Though an abundant supply of freshwater has been taken for granted in many parts of the world, its availability is becoming less certain, even in North America. Water is a valuable resource and commodity that needs to be efficiently managed to minimize waste, reduce energy consumption, and control cost, especially for power generation. The industry must respond by seeking out more efficient ways to use water, such as by implementing water recycling and reuse strategies, especially for critical equipment like cooling towers.
The purpose of a cooling tower is to conserve water. It fulfills its purpose by rejecting heat to the atmosphere by convective and evaporative heat transfer. As water cascades through the cooling tower, it comes into contact with air that is pushed or pulled through the fill by mechanical draft fans. Some of the waste heat is transferred from the warmer water to the cooler air by convection. The remainder of the heat is removed by evaporation of a small percentage of the recirculated water. The evaporation rate is determined by the following equation:
Evaporation (E) = (0.0085) * (Recirculation rate, R) * (Temperature differential across tower, dT)
The water that is evaporated from the tower is pure; that is, it doesn’t contain any of the mineral solids that are dissolved in the cooling water. Evaporation has the effect of concentrating these dissolved minerals in the remainder of the tower water. If this were to occur without restriction, however, the solubility limit of the dissolved minerals would soon be reached. When the solubility limit is reached, dissolved minerals (most commonly calcium and magnesium salts) precipitate as an insoluble scale or sludge. This is the off-white, mineral scale that is frequently found in heat exchangers, in the tower fill, or deposited in the sump.
To prevent the tower from overconcentrating minerals, a percentage of the cooling water is discharged to drain. The bleed or blowdown rate is adjusted to control the concentration of dissolved minerals to just below their solubility limit. This limit is commonly set and controlled by specific conductance (micromhos/cm) or total dissolved solids (mg/l) measurements.
The water that is lost by evaporation and bleed must be replaced by fresh makeup to maintain a constant system volume. Makeup is typically obtained from potable water sources, but it may also come from treated wastewater or recycled water supplies (Figure 7):
Makeup (MU) = Evaporation (E) + Bleed (B) + Uncontrolled losses
7. Water-balancing act. A typical power plant evaporative cooling system must add makeup water to balance out evaporation and cooling tower blowdown. Source: Harfst and Associates Inc.
One indicator of cooling tower efficiency is cycles of concentration, or concentration ratio. This is the ratio of the makeup rate to the bleed rate, MU/B, assuming the uncontrolled losses are negligible.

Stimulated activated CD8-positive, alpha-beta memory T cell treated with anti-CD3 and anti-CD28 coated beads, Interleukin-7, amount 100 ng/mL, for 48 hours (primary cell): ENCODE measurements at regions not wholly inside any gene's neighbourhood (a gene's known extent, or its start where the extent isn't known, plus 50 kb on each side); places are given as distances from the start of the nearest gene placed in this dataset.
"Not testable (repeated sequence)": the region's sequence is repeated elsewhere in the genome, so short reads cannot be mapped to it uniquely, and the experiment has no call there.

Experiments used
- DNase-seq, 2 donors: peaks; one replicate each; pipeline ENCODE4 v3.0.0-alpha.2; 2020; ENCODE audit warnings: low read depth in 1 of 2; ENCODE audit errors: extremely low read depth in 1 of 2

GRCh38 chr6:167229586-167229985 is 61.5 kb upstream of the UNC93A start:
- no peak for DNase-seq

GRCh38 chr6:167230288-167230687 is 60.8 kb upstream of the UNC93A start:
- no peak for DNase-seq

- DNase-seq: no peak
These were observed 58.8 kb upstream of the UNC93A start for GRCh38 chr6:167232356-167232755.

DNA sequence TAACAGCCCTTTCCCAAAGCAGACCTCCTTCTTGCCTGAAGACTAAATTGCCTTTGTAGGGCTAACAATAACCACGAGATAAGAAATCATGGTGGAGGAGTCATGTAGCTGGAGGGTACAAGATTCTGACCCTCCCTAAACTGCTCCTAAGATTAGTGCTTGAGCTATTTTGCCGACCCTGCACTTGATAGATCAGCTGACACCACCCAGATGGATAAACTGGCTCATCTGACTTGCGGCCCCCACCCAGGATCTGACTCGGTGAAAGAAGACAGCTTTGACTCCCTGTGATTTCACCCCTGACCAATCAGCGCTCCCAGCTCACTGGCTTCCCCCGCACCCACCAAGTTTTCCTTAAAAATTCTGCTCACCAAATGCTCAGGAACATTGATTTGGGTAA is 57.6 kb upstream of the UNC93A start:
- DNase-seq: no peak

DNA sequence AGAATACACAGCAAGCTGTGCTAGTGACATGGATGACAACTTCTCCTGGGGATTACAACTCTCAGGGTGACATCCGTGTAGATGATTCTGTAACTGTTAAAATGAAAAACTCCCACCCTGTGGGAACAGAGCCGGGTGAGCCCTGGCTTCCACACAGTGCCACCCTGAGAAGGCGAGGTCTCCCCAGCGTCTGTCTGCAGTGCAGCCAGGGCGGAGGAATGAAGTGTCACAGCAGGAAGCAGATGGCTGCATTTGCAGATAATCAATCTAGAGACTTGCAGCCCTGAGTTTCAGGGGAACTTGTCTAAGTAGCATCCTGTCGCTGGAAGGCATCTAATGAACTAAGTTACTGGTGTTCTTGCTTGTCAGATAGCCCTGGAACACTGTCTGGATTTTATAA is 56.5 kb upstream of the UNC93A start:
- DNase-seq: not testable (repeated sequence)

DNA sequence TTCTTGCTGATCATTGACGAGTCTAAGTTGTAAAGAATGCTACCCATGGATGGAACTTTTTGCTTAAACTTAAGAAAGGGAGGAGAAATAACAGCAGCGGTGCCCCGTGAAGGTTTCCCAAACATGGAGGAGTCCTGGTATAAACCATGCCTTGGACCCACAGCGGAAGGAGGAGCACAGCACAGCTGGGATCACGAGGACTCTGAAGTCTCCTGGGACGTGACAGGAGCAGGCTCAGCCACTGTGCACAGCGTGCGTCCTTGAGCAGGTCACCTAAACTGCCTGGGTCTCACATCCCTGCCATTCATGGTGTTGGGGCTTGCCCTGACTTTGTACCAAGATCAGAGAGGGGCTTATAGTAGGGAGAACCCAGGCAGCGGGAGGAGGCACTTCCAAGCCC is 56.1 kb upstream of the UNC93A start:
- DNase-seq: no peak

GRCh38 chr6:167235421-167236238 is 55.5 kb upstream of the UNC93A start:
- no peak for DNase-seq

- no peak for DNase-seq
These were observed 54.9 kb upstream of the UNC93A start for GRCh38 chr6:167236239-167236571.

Cycles of concentration are also estimated by the ratio of the specific conductance of the cooling water and the makeup water:
Cycles of concentration (C) = MU / B
From these relationships, the amount of bleed required to maintain a specific cycle of concentration is determined by:
B = E / (C – 1)
If E is held constant, reducing the bleed causes the cycles to increase. Conversely, increasing the bleed causes the cycles to decrease. Operating the cooling tower at maximum cycles of concentration reduces the amount of water sent to drain and thereby decreases the freshwater makeup demand. Overall, higher cycles of concentration translate into greater efficiency as measured by a decrease in freshwater consumption and wastewater discharge (Figure 8).
8. Cooling tower basics. Increasing the cycles of concentraion or cooling tower water dissolved mineral content will decrease the cooling tower blowdown and thereby decrease makeup water requirements. However, increased minerals in the water can degrade tower performance over time. Source: Harfst and Associates Inc.
The diminishing returns curve (Figure 8) indicates that major gains in water conservation can be achieved by increasing the cycles from two to three. As we approach higher cycles, however, the incremental gains decrease. From a practical view, windage, leaks, and other uncontrolled losses limit the cycles to a maximum of about 10. This is a reasonable goal for most cooling towers and would further suggest that cooling towers operating below 10 cycles of concentration are less than 100% efficient as measured by makeup consumption and wastewater generation (see table).
Cooling tower efficiency is determined by cycles of concentration. The table data assume that 10 cycles of concentration represent 100% cooling tower efficiency for comparison purposes. Source: Harfst and Associates Inc.
These figures suggest that cooling towers that operate at fewer than five cycles of concentration (less than 90% efficient) are not achieving their full potential and would benefit from retrofits that would reduce freshwater consumption and decrease waste. Towers operating at six to eight cycles are acceptable for most applications. Towers in the nine- to 10-cycles range have reached their peak. Achieving more than 10 cycles would be difficult while deriving a reasonable return on investment, unless zero discharge is the ultimate goal.